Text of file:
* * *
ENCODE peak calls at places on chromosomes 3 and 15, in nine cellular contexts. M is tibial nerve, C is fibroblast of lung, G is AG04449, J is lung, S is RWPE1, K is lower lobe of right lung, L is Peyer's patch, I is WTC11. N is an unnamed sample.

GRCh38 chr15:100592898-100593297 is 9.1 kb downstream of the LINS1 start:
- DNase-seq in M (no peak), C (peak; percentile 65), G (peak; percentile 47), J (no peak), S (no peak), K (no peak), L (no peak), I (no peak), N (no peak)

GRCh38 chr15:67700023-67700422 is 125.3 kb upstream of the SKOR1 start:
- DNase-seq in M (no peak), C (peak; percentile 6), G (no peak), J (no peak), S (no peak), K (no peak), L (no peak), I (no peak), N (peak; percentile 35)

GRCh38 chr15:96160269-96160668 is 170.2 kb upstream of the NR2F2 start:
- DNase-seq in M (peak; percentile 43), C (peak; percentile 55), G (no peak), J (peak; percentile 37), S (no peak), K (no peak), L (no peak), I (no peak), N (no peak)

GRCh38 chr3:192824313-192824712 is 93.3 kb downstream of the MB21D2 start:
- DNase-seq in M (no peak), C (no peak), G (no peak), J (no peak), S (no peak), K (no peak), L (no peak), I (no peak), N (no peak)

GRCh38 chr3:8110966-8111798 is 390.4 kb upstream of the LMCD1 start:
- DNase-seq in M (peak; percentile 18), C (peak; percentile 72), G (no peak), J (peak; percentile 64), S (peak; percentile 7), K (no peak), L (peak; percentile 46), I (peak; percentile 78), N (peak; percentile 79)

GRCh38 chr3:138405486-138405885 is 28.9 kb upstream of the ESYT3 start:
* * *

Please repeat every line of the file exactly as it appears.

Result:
ENCODE peak calls at places on chromosomes 3 and 15, in nine cellular contexts. M is tibial nerve, C is fibroblast of lung, G is AG04449, J is lung, S is RWPE1, K is lower lobe of right lung, L is Peyer's patch, I is WTC11. N is an unnamed sample.

GRCh38 chr15:100592898-100593297 is 9.1 kb downstream of the LINS1 start:
- DNase-seq in M (no peak), C (peak; percentile 65), G (peak; percentile 47), J (no peak), S (no peak), K (no peak), L (no peak), I (no peak), N (no peak)

GRCh38 chr15:67700023-67700422 is 125.3 kb upstream of the SKOR1 start:
- DNase-seq in M (no peak), C (peak; percentile 6), G (no peak), J (no peak), S (no peak), K (no peak), L (no peak), I (no peak), N (peak; percentile 35)

GRCh38 chr15:96160269-96160668 is 170.2 kb upstream of the NR2F2 start:
- DNase-seq in M (peak; percentile 43), C (peak; percentile 55), G (no peak), J (peak; percentile 37), S (no peak), K (no peak), L (no peak), I (no peak), N (no peak)

GRCh38 chr3:192824313-192824712 is 93.3 kb downstream of the MB21D2 start:
- DNase-seq in M (no peak), C (no peak), G (no peak), J (no peak), S (no peak), K (no peak), L (no peak), I (no peak), N (no peak)

GRCh38 chr3:8110966-8111798 is 390.4 kb upstream of the LMCD1 start:
- DNase-seq in M (peak; percentile 18), C (peak; percentile 72), G (no peak), J (peak; percentile 64), S (peak; percentile 7), K (no peak), L (peak; percentile 46), I (peak; percentile 78), N (peak; percentile 79)

GRCh38 chr3:138405486-138405885 is 28.9 kb upstream of the ESYT3 start: